Knowing your strengths, limits, and how to set limits is critical to successful leadership.
Many of my clients are busy executives who struggle to say “no.” if the phone rings when they’re in the middle of an important task, they find it nearly impossible to let it go to voicemail and call back later.
They are quick to complain about interruptions from team members, but are reluctant to close the door or spend time each day when they can get things done undisturbed. usually that moment of peace is after everyone leaves for the day. they can somehow justify that missing dinner with the family is just what it takes to have a successful corporate career.
poor self-management is not the main problem
The problem here is not poor self-management or personal organization. it is the inability to set firm boundaries and stick to clear priorities. it means they are quick to respond to other people’s demands and too slow to make time for the important activities required to achieve business goals.
I consider that this is not a question of self-management, but of respect for oneself. A healthy level of self-esteem allows you to have the confidence to set firm limits. it means knowing what you stand for and what your values are, and accepting both your strengths and your weaknesses.
Self-respect is an inner quality that each individual must take time to develop. It comes after experiencing setbacks and failures throughout life and knowing how to rebuild.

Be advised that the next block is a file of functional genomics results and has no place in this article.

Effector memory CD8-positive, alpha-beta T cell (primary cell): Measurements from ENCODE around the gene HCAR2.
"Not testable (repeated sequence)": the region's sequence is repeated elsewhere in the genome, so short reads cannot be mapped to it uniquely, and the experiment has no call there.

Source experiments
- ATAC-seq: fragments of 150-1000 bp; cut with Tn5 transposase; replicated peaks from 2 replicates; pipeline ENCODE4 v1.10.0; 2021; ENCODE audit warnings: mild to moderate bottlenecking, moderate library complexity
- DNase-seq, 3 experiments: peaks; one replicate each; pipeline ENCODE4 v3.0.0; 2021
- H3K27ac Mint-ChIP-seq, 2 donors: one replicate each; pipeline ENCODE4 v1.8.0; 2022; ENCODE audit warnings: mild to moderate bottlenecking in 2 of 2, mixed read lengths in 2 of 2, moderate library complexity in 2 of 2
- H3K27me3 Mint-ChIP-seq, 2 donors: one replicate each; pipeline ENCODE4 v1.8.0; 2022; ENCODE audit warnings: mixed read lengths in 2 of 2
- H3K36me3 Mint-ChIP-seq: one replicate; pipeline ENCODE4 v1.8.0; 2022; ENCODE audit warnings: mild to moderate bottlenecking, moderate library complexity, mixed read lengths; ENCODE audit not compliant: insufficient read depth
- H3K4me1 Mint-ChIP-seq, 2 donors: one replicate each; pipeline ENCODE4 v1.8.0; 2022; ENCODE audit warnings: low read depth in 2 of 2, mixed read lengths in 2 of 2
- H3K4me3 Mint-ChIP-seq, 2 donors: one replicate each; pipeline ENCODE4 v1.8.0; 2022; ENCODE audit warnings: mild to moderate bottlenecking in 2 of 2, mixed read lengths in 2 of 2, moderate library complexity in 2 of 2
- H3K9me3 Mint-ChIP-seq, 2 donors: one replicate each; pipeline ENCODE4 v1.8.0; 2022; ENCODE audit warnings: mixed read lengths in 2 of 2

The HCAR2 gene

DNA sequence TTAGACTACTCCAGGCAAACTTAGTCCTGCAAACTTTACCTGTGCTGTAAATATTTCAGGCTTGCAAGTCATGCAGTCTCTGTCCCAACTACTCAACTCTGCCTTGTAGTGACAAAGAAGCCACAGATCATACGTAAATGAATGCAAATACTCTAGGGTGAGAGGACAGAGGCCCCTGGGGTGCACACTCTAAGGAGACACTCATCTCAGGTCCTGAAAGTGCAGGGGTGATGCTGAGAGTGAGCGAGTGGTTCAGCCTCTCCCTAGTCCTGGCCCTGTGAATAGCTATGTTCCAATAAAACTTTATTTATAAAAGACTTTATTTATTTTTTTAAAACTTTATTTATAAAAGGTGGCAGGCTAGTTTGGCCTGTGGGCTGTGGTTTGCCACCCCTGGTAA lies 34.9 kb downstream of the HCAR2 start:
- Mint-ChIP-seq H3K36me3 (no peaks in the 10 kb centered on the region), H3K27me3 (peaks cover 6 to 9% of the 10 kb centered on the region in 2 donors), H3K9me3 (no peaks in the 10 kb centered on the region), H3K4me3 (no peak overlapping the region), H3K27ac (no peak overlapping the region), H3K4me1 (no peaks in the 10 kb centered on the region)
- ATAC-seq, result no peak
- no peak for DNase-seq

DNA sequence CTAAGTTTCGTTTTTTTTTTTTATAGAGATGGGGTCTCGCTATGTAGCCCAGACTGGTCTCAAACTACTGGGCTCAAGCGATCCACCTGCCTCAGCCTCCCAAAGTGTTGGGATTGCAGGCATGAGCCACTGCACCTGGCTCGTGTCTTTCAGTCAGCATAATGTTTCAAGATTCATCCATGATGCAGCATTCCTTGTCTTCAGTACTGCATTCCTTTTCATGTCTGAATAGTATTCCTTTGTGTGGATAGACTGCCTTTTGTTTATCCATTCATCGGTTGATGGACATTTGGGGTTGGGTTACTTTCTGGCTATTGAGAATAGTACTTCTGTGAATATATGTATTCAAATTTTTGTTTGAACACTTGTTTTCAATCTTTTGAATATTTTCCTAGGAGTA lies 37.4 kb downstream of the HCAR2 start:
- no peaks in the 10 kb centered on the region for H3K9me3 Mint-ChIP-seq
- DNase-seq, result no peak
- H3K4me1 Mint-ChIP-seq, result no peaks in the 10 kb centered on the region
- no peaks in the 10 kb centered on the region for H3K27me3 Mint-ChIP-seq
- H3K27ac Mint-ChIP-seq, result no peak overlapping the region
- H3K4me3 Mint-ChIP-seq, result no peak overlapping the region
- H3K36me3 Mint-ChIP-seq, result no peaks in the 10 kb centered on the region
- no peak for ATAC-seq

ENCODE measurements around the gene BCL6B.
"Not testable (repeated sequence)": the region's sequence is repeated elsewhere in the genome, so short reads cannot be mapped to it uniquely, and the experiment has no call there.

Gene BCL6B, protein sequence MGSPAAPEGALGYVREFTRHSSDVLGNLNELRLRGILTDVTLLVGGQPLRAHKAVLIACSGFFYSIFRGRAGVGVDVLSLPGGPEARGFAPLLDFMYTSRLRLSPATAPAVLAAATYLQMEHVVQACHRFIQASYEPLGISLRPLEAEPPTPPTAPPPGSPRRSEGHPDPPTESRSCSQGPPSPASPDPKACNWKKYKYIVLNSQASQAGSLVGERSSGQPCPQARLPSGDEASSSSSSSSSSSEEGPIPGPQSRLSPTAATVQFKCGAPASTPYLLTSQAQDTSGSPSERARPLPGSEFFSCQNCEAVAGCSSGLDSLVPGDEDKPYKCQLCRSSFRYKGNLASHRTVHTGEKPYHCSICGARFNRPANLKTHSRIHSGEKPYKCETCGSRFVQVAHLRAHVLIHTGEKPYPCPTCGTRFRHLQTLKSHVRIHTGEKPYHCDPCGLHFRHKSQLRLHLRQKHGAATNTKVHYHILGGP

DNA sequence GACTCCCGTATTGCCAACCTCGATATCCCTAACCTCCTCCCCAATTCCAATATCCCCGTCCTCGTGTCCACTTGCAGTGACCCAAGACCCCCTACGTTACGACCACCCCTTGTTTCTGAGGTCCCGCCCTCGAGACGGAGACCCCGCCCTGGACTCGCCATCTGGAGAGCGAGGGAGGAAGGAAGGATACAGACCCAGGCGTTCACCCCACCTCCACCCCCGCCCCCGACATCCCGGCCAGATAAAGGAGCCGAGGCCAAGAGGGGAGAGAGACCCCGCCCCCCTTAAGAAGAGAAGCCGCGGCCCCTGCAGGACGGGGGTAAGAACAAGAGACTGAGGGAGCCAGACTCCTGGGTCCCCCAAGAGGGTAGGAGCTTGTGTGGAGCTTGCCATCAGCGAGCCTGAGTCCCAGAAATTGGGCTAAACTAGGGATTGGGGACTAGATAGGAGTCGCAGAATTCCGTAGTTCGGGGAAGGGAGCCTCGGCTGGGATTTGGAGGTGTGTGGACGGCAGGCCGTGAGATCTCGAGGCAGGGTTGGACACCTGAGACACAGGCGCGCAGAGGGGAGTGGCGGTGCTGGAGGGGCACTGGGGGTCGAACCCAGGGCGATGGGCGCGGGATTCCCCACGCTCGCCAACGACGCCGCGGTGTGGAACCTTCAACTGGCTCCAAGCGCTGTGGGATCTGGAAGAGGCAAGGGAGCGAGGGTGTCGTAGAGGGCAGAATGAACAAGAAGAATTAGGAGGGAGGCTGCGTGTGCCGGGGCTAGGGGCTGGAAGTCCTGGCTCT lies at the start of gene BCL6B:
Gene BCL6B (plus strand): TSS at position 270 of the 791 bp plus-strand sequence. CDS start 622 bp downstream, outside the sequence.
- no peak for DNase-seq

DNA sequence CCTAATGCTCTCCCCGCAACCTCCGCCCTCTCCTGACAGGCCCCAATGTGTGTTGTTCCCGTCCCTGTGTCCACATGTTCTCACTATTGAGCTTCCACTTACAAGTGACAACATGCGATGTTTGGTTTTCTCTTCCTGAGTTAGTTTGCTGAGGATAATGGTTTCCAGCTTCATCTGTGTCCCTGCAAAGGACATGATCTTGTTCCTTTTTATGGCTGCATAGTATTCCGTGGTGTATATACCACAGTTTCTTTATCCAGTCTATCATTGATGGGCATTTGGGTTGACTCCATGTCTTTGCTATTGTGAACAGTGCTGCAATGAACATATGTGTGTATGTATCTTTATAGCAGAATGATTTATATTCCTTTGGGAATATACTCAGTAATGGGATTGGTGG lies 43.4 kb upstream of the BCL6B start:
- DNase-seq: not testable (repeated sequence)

Juggling the demands of a growing family and busy leadership roles can do strange things for people. It’s easy to fall into the trap of thinking that the way to be successful is to try to please everyone. self-respect is more important than always being seen as a really nice person. sometimes it means you have the courage to negotiate and reschedule an important meeting in order to have the freedom to attend your child’s school assembly.
what does ‘self-respect’ look like in practice?
At work, having self-respect means having the inner strength and confidence to turn off the phone, turn off email, and close the door. or ask your staff to watch over you for two hours while you work on an important project without interruption.
helps you schedule and keep appointments with yourself in the middle of a busy day to go for a walk, take a break, or work on your longer-term plans. self-respect is what helps you find a way to focus on what’s important and not just the pressing issues of the day.
means facing your fears of being rejected and not being good enough. those who are successful at some point learn to ignore these fears and act with courage to do the most important things that make their life and business grow strong.
healthy ‘self-respect’ checklist
- you have been clear about what you want to achieve from your business, your career and your life
- you know your strengths and are confident in what you can do well
- you accept your weaknesses and know how to fix them
- you have strong values and live true to them
- makes appointments with himself and keeps them constantly
- you take pride in being well presented
- your “yes” means yes, and your “no” means no
- You expect others to respect you, and they usually do.
If you feel out of control like the department manager referenced at the beginning of this article, then it’s time to work on yourself. nothing will change until you do. business success is always a journey of personal growth. The good news is that developing self-respect is within your reach. a mentor can help you, however, self-respect is the gift you have to give yourself.
john drury is a business mentor, keynote speaker, and author.